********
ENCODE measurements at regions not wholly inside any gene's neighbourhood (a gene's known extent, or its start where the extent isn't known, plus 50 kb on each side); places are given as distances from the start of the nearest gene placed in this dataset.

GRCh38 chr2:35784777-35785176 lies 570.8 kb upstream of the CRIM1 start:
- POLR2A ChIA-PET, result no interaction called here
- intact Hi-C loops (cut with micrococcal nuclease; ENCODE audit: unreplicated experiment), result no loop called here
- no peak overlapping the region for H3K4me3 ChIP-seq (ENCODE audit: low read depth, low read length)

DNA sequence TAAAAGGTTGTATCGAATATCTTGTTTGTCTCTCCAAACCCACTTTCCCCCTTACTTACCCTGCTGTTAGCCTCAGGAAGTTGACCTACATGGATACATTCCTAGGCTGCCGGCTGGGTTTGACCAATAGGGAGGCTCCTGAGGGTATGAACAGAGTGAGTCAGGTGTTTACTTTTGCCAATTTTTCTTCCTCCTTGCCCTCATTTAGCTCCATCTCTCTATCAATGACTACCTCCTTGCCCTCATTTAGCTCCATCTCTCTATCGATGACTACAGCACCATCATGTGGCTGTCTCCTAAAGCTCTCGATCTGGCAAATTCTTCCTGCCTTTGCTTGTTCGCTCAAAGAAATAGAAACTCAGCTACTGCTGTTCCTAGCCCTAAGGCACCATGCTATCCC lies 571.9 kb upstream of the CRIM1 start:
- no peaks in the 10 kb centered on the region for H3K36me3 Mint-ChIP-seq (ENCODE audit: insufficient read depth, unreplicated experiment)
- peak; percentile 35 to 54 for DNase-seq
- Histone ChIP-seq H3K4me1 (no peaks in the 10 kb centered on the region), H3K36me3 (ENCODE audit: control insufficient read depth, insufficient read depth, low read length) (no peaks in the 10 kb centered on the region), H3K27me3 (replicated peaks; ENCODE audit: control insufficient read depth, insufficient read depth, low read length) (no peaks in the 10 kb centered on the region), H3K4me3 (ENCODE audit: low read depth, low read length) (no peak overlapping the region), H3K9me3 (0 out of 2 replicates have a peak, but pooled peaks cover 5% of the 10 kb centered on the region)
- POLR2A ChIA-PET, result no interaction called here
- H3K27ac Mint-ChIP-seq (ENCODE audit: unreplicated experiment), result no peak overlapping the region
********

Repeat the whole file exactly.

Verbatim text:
ENCODE measurements at regions not wholly inside any gene's neighbourhood (a gene's known extent, or its start where the extent isn't known, plus 50 kb on each side); places are given as distances from the start of the nearest gene placed in this dataset.

GRCh38 chr2:35784777-35785176 lies 570.8 kb upstream of the CRIM1 start:
- POLR2A ChIA-PET, result no interaction called here
- intact Hi-C loops (cut with micrococcal nuclease; ENCODE audit: unreplicated experiment), result no loop called here
- no peak overlapping the region for H3K4me3 ChIP-seq (ENCODE audit: low read depth, low read length)

DNA sequence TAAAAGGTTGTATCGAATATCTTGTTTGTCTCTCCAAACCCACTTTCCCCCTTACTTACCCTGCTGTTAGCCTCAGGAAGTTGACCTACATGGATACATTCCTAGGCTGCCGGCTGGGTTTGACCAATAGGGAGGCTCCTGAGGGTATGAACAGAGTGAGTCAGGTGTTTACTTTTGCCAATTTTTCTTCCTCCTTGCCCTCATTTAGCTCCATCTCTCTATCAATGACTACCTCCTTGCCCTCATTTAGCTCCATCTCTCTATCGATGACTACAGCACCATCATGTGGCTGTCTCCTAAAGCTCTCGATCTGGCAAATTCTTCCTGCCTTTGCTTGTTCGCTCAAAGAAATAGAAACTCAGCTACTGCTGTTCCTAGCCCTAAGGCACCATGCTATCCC lies 571.9 kb upstream of the CRIM1 start:
- no peaks in the 10 kb centered on the region for H3K36me3 Mint-ChIP-seq (ENCODE audit: insufficient read depth, unreplicated experiment)
- peak; percentile 35 to 54 for DNase-seq
- Histone ChIP-seq H3K4me1 (no peaks in the 10 kb centered on the region), H3K36me3 (ENCODE audit: control insufficient read depth, insufficient read depth, low read length) (no peaks in the 10 kb centered on the region), H3K27me3 (replicated peaks; ENCODE audit: control insufficient read depth, insufficient read depth, low read length) (no peaks in the 10 kb centered on the region), H3K4me3 (ENCODE audit: low read depth, low read length) (no peak overlapping the region), H3K9me3 (0 out of 2 replicates have a peak, but pooled peaks cover 5% of the 10 kb centered on the region)
- POLR2A ChIA-PET, result no interaction called here
- H3K27ac Mint-ChIP-seq (ENCODE audit: unreplicated experiment), result no peak overlapping the region